“the ubiquity of several technologies, and the robustness of young people’s abilities to communicate and collaborate, presents challenges for educators and stakeholders about how they conceive of schools. Indeed, it is time to reconsider what is a school and in what ways it can best fulfil its roles.” (p.39)

Moyle argues that the challenge for educators is to design formal learning tasks such that students can further develop and apply web-learnt skills in new settings. This is no small feat, yet the problem is not entirely new. The presence of general, interdisciplinary skills in modern curricula such as the ACT’s Every Chance to Learn curriculum framework (ACT Government, 2007), require teachers to design tasks and content to facilitate the transfer of general capabilities across discipline boundaries (Moyle, 2010). How, for example, can we expect students to apply their informal learning of collaborative, project-based problem solving skills learned from playing MMOG in the classroom? Boyd (2007b) suggest that a bi-directional approach to learning is required in this context and that teachers should not be afraid to learn from students such that we can better support them.

In my opinion, this problem demands a democratic approach to curriculum implementation such that students have input into how and what they learn. This must be coupled with an increased focus on meta-cognition, affording a reflective insight into the skills teens are using in their infromal, online learning. The rich task model (Education Queensland, 2001) could be used in this context to engage students to extend their interdisciplinary skills, whilst meeting disciplinary requirements.

Conclusions

Australian teens are heavy users of social network services. Through their online interactions, teens are not only learning in ways they currently do not at school but further, shaping their identities. To dismiss SNS as trivial or a passing fad would be both ignorant and a missed opportunity of enormous proportions. As educators, we must at the very least, give this media the respect and thought it deserves: At best, this is an opportunity to learn from our students, to rethink curriculum, and launch into a new pedagogy which re-engages our youth.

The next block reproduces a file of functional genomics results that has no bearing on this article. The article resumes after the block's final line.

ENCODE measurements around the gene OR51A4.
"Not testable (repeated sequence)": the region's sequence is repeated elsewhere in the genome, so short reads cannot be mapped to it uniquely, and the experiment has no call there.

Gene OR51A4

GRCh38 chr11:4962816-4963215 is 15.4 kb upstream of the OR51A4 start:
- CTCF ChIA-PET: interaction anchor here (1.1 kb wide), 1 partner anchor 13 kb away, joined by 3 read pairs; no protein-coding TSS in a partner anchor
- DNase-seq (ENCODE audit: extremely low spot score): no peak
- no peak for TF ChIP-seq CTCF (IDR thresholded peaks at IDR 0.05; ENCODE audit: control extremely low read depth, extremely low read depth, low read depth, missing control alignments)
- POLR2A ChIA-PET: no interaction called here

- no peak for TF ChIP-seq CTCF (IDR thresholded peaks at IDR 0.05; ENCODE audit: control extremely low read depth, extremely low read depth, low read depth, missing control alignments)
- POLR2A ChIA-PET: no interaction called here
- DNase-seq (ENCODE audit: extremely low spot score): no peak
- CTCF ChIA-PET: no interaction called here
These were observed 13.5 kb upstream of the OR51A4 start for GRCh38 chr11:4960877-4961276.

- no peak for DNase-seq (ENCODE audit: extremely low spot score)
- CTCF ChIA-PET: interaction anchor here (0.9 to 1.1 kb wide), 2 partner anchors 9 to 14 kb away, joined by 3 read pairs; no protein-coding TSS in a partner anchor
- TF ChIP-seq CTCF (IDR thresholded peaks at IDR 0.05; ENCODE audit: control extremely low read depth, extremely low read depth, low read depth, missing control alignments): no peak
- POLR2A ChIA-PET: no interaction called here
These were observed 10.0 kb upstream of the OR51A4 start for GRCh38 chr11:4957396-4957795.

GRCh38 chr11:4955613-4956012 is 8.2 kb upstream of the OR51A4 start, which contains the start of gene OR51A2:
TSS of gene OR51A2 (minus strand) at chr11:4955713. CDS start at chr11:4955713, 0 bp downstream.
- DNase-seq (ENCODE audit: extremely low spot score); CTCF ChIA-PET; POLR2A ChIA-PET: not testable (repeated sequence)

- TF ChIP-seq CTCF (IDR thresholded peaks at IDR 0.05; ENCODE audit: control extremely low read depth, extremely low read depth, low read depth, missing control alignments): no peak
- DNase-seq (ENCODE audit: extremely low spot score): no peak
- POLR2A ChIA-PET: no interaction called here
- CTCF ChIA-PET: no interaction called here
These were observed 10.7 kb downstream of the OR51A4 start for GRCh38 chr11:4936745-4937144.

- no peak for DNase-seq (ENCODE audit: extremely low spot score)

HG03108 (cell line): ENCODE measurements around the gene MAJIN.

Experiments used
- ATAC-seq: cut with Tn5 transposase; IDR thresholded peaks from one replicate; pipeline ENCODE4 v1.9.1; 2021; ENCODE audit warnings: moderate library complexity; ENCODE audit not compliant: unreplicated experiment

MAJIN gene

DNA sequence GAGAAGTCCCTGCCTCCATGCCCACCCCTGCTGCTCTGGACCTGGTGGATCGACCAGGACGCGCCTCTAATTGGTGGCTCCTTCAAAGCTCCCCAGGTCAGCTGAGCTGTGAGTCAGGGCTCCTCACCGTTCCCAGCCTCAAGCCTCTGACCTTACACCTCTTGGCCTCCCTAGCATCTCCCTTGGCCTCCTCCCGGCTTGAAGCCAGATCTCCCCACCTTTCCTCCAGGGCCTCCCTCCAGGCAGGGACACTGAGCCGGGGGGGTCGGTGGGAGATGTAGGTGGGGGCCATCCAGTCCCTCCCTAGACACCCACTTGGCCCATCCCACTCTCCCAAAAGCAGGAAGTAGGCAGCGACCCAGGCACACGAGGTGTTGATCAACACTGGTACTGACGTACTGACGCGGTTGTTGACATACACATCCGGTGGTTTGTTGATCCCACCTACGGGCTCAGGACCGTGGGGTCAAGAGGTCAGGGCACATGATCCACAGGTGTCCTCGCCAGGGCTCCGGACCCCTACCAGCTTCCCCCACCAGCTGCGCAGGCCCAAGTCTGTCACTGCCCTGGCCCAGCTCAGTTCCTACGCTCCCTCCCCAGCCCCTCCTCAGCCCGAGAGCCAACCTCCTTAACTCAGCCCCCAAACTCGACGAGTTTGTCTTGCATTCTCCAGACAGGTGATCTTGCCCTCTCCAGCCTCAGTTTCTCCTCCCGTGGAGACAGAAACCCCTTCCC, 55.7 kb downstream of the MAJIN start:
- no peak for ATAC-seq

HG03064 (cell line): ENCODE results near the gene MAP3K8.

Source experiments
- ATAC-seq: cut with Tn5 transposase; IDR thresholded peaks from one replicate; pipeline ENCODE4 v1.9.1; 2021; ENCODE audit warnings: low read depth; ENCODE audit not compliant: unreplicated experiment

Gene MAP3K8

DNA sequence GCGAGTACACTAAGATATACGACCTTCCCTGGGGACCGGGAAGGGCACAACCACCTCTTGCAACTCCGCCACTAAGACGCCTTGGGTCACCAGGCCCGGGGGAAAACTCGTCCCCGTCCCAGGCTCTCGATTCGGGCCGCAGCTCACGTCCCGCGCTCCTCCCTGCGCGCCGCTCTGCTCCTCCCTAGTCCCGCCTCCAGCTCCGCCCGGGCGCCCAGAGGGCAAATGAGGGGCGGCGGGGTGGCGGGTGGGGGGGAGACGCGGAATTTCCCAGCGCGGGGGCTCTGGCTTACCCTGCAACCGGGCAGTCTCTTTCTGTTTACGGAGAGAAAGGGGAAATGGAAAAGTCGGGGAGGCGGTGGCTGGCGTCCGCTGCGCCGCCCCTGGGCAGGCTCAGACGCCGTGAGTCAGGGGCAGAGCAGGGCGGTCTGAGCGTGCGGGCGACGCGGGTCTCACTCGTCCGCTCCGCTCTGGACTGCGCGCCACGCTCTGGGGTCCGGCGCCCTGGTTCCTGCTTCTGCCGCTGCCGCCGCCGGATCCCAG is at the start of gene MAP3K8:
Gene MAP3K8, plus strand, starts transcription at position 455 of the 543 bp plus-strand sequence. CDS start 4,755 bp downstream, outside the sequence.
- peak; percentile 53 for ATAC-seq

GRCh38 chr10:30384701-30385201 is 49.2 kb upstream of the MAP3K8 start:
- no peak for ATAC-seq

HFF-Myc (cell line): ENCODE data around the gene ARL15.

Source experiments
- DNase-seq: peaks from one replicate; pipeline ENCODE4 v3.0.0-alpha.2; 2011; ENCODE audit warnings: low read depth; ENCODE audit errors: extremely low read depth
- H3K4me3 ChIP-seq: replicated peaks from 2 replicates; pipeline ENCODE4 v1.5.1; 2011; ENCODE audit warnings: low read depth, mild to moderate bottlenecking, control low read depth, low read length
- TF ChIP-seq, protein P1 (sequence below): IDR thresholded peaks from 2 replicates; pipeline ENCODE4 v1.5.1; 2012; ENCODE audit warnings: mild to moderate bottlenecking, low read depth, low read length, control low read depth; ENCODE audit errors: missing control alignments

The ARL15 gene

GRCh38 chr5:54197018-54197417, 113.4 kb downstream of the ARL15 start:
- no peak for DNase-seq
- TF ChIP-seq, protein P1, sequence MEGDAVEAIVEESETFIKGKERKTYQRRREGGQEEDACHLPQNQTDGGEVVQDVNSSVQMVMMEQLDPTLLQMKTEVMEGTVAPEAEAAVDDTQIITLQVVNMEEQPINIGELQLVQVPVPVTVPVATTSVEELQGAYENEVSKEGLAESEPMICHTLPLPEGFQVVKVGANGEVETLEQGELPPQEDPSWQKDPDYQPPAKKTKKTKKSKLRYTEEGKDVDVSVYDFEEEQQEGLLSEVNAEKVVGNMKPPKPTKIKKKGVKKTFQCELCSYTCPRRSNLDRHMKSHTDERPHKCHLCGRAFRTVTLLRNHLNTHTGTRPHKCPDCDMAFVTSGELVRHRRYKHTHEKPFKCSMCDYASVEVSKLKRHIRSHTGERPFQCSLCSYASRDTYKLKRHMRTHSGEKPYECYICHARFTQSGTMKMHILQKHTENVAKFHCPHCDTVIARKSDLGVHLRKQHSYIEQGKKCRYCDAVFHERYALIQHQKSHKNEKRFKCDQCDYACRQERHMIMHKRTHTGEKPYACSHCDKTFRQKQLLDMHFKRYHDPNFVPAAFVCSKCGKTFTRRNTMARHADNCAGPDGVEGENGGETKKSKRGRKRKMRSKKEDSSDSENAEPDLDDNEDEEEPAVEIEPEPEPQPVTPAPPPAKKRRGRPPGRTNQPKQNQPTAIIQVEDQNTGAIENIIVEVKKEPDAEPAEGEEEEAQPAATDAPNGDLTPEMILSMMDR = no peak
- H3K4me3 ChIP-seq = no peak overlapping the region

References

(ACMA, 2009)

Research summary 1 : Open source textbooks

March 11, 2010 5 comments

book shelf

Open source textbooks.

The problems in the textbook industry are manifold and well documented (Rube 2005, Harley et al. 2010). Aggressive pricing strategies, and short edition cycles are keeping an industry afloat using an old world business model. Enabled by advances in ICT, the concept of open source textbooks has arisen (or so it may appear on surface value) as a response to the financial pressure on students and their communities (eg. The student PIRGS, n.d.; California Open Source Textbook Project, 2002).

The term ‘open source’, refers to the way in which content can be legally used. The advent of legal structures such as the Creative Commons licence allow users to legally reproduce, alter, remix and redistribute content at no cost (Baraniuk 2006, Creative Commons Australia, n.d.), however the benefits of open source extend beyond that of price. Open source refers to free content, where the free is;

a matter of liberty, not price. To understand the concept, you should think of “free” as in “free speech”, not as in “free beer” (Free Software Foundation, 2010).

In terms of open source textbooks, this liberty (to copy, modify and redistribute) has the potential to make huge impacts not just on costs, but on how we teach and how students are given access to knowledge.

Open textbooks take many forms, from simple digital replications of traditional textbook formats, to highly modular, flexible and interactive repositories of knowledge (Baraniuk 2006, Frith 2009). Connexions, a market leader (Frith 2009) features content from respected, commissioned authors, presented in modular ‘chunks’, allowing users to create custom made textbooks to support their own courses (Baraniuk 2006).

Quality assurance.

One of the greatest concerns about open source textbooks amongst teachers, administrators and the greater community is the the issue of quality control (Harley et al. 2010, De Koenigsberg 2010). Truly opening access to authorship leads to the situation where ‘anyone can contribute anything’ (Baraniuk 2006). Though this has huge potential, it also raises the issue of quality assurance. In my opinion, how well this issue is dealt with will ultimately define the success of the movement, and whether the move to open source is viewed as a economic imperative, or a truly pedagogical imperative.